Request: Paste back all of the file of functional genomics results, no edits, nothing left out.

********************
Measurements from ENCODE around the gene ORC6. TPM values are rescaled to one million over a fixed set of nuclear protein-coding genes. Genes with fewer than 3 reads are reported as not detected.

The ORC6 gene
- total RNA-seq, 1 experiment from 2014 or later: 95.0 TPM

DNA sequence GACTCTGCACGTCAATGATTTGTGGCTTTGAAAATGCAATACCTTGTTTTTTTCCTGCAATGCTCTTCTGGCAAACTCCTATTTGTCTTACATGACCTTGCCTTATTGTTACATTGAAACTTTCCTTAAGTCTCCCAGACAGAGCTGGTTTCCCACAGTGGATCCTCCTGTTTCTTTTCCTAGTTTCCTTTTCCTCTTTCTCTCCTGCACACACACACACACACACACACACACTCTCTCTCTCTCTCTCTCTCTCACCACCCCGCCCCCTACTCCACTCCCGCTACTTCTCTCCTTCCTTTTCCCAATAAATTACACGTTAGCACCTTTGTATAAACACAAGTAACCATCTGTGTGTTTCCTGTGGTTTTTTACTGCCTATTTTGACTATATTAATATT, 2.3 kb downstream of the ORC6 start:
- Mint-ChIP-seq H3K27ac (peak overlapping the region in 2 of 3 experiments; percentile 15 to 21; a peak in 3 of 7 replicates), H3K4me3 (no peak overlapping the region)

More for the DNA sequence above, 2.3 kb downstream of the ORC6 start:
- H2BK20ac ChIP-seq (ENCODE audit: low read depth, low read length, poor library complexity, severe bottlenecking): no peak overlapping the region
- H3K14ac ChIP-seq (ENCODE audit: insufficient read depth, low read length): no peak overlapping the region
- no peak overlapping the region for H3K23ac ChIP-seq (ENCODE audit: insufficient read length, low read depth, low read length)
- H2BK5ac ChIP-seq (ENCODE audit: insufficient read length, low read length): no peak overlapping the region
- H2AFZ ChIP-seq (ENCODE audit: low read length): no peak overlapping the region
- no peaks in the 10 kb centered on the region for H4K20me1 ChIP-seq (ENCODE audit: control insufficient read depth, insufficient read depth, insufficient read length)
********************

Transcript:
Measurements from ENCODE around the gene ORC6. TPM values are rescaled to one million over a fixed set of nuclear protein-coding genes. Genes with fewer than 3 reads are reported as not detected.

The ORC6 gene
- total RNA-seq, 1 experiment from 2014 or later: 95.0 TPM

DNA sequence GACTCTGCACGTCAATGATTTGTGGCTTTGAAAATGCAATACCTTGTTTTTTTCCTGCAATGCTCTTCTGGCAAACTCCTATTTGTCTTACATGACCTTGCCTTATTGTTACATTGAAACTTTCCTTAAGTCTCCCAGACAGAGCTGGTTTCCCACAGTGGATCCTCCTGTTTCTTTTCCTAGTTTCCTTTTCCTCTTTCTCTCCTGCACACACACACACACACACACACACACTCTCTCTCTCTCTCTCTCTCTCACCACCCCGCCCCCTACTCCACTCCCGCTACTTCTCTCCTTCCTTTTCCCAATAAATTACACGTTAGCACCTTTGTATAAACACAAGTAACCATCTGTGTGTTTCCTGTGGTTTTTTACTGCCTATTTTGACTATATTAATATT, 2.3 kb downstream of the ORC6 start:
- Mint-ChIP-seq H3K27ac (peak overlapping the region in 2 of 3 experiments; percentile 15 to 21; a peak in 3 of 7 replicates), H3K4me3 (no peak overlapping the region)

More for the DNA sequence above, 2.3 kb downstream of the ORC6 start:
- H2BK20ac ChIP-seq (ENCODE audit: low read depth, low read length, poor library complexity, severe bottlenecking): no peak overlapping the region
- H3K14ac ChIP-seq (ENCODE audit: insufficient read depth, low read length): no peak overlapping the region
- no peak overlapping the region for H3K23ac ChIP-seq (ENCODE audit: insufficient read length, low read depth, low read length)
- H2BK5ac ChIP-seq (ENCODE audit: insufficient read length, low read length): no peak overlapping the region
- H2AFZ ChIP-seq (ENCODE audit: low read length): no peak overlapping the region
- no peaks in the 10 kb centered on the region for H4K20me1 ChIP-seq (ENCODE audit: control insufficient read depth, insufficient read depth, insufficient read length)